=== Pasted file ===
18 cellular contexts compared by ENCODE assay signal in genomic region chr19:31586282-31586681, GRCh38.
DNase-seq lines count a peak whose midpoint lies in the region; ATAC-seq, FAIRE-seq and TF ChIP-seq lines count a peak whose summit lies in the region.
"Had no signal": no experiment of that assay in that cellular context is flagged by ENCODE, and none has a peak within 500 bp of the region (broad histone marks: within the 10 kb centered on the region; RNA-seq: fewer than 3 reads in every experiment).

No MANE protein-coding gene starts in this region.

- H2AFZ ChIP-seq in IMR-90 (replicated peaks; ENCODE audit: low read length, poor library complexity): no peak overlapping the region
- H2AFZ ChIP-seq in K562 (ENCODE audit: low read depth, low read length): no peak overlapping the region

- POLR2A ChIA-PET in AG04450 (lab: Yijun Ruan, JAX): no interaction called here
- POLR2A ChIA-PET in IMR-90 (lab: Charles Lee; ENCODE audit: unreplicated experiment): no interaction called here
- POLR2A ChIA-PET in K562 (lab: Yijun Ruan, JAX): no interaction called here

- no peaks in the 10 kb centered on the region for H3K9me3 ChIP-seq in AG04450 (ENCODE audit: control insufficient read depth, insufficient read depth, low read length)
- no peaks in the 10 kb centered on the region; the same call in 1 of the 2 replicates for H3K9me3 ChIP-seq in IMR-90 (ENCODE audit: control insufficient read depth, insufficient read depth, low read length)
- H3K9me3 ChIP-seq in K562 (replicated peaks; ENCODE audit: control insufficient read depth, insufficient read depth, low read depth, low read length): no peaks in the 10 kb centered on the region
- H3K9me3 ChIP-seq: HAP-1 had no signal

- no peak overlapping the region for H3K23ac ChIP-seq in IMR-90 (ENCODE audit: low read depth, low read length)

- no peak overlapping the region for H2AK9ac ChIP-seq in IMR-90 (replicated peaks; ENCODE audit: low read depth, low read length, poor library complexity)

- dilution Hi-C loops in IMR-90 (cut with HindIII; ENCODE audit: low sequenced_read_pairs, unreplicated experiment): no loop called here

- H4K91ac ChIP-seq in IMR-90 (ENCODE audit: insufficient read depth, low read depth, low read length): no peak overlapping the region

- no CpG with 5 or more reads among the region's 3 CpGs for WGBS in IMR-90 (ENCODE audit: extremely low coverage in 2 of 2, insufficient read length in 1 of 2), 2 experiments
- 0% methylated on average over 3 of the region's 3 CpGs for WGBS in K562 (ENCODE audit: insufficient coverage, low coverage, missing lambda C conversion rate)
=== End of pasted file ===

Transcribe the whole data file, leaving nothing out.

18 cellular contexts compared by ENCODE assay signal in genomic region chr19:31586282-31586681, GRCh38.
DNase-seq lines count a peak whose midpoint lies in the region; ATAC-seq, FAIRE-seq and TF ChIP-seq lines count a peak whose summit lies in the region.
"Had no signal": no experiment of that assay in that cellular context is flagged by ENCODE, and none has a peak within 500 bp of the region (broad histone marks: within the 10 kb centered on the region; RNA-seq: fewer than 3 reads in every experiment).

No MANE protein-coding gene starts in this region.

- H2AFZ ChIP-seq in IMR-90 (replicated peaks; ENCODE audit: low read length, poor library complexity): no peak overlapping the region
- H2AFZ ChIP-seq in K562 (ENCODE audit: low read depth, low read length): no peak overlapping the region

- POLR2A ChIA-PET in AG04450 (lab: Yijun Ruan, JAX): no interaction called here
- POLR2A ChIA-PET in IMR-90 (lab: Charles Lee; ENCODE audit: unreplicated experiment): no interaction called here
- POLR2A ChIA-PET in K562 (lab: Yijun Ruan, JAX): no interaction called here

- no peaks in the 10 kb centered on the region for H3K9me3 ChIP-seq in AG04450 (ENCODE audit: control insufficient read depth, insufficient read depth, low read length)
- no peaks in the 10 kb centered on the region; the same call in 1 of the 2 replicates for H3K9me3 ChIP-seq in IMR-90 (ENCODE audit: control insufficient read depth, insufficient read depth, low read length)
- H3K9me3 ChIP-seq in K562 (replicated peaks; ENCODE audit: control insufficient read depth, insufficient read depth, low read depth, low read length): no peaks in the 10 kb centered on the region
- H3K9me3 ChIP-seq: HAP-1 had no signal

- no peak overlapping the region for H3K23ac ChIP-seq in IMR-90 (ENCODE audit: low read depth, low read length)

- no peak overlapping the region for H2AK9ac ChIP-seq in IMR-90 (replicated peaks; ENCODE audit: low read depth, low read length, poor library complexity)

- dilution Hi-C loops in IMR-90 (cut with HindIII; ENCODE audit: low sequenced_read_pairs, unreplicated experiment): no loop called here

- H4K91ac ChIP-seq in IMR-90 (ENCODE audit: insufficient read depth, low read depth, low read length): no peak overlapping the region

- no CpG with 5 or more reads among the region's 3 CpGs for WGBS in IMR-90 (ENCODE audit: extremely low coverage in 2 of 2, insufficient read length in 1 of 2), 2 experiments
- 0% methylated on average over 3 of the region's 3 CpGs for WGBS in K562 (ENCODE audit: insufficient coverage, low coverage, missing lambda C conversion rate)